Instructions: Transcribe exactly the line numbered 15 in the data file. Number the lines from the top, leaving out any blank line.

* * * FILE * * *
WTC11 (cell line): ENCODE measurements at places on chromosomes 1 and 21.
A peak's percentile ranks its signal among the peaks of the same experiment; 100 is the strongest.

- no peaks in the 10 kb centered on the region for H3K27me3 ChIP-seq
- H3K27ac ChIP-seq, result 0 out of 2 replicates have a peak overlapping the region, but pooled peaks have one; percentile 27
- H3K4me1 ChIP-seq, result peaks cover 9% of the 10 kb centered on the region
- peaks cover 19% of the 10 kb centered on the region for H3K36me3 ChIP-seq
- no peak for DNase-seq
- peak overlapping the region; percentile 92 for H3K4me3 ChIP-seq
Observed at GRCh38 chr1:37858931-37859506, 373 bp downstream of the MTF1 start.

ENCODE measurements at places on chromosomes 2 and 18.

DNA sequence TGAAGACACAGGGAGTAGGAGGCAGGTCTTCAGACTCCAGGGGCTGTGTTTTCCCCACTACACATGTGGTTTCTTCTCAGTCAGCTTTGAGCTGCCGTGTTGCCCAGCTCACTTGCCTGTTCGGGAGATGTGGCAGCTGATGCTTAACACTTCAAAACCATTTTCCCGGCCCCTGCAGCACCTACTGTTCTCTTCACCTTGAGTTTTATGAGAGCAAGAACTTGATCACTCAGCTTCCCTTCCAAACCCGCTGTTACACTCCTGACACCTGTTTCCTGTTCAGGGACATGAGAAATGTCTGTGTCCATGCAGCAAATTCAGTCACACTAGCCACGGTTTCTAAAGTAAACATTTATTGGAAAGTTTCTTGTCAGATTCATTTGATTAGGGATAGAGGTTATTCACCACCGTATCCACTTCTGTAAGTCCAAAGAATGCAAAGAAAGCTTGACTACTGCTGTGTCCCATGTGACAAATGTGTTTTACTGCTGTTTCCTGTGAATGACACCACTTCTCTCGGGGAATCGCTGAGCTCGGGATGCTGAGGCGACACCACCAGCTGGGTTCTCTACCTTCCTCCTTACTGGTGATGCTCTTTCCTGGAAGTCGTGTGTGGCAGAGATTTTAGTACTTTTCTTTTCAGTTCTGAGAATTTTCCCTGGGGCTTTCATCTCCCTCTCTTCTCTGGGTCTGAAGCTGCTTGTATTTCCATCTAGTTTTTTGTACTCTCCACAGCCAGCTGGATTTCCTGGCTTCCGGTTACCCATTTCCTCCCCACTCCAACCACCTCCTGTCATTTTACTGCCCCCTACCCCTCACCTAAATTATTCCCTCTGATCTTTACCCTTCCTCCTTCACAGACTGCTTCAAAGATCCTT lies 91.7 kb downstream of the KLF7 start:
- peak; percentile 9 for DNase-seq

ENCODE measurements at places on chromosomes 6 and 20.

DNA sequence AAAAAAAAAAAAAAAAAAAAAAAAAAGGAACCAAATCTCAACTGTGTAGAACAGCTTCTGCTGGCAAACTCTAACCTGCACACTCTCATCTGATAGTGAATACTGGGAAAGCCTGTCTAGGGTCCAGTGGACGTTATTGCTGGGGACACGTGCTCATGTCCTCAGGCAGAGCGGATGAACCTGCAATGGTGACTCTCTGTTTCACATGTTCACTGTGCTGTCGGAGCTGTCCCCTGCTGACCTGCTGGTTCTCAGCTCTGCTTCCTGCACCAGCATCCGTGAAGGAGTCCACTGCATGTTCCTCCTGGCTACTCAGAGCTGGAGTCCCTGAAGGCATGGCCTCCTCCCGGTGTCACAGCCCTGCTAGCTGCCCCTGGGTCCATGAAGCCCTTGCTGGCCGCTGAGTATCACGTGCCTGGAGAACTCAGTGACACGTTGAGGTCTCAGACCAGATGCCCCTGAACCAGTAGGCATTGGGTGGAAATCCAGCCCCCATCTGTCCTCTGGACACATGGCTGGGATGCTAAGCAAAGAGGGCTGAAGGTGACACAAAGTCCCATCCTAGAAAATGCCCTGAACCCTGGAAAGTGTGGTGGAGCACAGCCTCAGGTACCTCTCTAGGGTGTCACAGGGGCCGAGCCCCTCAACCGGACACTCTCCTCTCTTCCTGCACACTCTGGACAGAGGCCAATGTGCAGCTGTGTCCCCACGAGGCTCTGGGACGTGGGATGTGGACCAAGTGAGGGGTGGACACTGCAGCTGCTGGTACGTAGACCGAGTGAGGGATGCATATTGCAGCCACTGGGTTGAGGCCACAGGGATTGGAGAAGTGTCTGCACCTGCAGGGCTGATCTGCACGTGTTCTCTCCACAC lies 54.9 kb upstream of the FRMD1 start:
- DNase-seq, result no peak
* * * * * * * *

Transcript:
- DNase-seq, result no peak